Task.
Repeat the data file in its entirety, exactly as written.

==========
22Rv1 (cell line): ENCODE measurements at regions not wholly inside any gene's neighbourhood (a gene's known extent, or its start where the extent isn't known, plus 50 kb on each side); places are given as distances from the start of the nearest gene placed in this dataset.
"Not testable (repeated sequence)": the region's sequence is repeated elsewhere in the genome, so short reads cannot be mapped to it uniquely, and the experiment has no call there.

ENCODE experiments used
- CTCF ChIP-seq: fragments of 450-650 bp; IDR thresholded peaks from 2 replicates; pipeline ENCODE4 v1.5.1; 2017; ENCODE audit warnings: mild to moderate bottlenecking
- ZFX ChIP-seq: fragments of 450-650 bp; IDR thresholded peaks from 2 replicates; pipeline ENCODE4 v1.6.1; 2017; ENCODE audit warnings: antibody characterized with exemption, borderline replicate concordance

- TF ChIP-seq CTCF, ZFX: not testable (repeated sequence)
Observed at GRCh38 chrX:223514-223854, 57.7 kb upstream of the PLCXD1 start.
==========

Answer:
22Rv1 (cell line): ENCODE measurements at regions not wholly inside any gene's neighbourhood (a gene's known extent, or its start where the extent isn't known, plus 50 kb on each side); places are given as distances from the start of the nearest gene placed in this dataset.
"Not testable (repeated sequence)": the region's sequence is repeated elsewhere in the genome, so short reads cannot be mapped to it uniquely, and the experiment has no call there.

ENCODE experiments used
- CTCF ChIP-seq: fragments of 450-650 bp; IDR thresholded peaks from 2 replicates; pipeline ENCODE4 v1.5.1; 2017; ENCODE audit warnings: mild to moderate bottlenecking
- ZFX ChIP-seq: fragments of 450-650 bp; IDR thresholded peaks from 2 replicates; pipeline ENCODE4 v1.6.1; 2017; ENCODE audit warnings: antibody characterized with exemption, borderline replicate concordance

- TF ChIP-seq CTCF, ZFX: not testable (repeated sequence)
Observed at GRCh38 chrX:223514-223854, 57.7 kb upstream of the PLCXD1 start.